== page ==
识别 shíbié (v. to distinguish, identify, tell the difference between)
I’m heading to the gas company’s ‘local’ office to pay four bills late (normal). It’s a good 30 minute walk. The streets are fairly quiet out here, where the map is barely filled in. Not many people venture so far west unless they are either A: local or B: a foreigner too lazy to pay bills punctually.
There are signs of commerce but only of the homegrown variety. A tobacco stand. A glass cutting workshop (in which the family also live). A fruit and vegetable seller. If there was a line here would be the end of it. The gas company office is down an anonymous alley, indicated only by graffiti scrawled in green on a crumbling wall. I’ve made this trip once before and I remember where to go.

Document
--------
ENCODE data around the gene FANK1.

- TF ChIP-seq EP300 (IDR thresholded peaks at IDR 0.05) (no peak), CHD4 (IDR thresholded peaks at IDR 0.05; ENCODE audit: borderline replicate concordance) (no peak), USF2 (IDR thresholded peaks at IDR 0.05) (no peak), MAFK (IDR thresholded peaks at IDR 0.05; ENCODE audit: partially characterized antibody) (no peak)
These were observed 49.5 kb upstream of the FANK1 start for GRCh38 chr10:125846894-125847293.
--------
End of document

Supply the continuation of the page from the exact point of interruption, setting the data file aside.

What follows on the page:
As I stroll the final hundred yards I’m spotted by a small boy crouching on the pavement outside his parents’ shop. The mother is squatting too, across the threshold like a sentry, chewing on seeds which she spits out on the step. The steps of her own business. There’s quite a pile around her, like spent bullets. She’s obviously been defending the position for quite a while.
The boy, perhaps four years old, leaps from his squat energetically. He runs towards me, covering about 20 yards in a matter of seconds. He stops a stride in front of me, points up and turns to his mother.
“Hey, mum. Is that a foreigner?” he calls back to her.
She nods and spits out another seed.
“I was right!” he says proudly, satisfied with his skills of detection.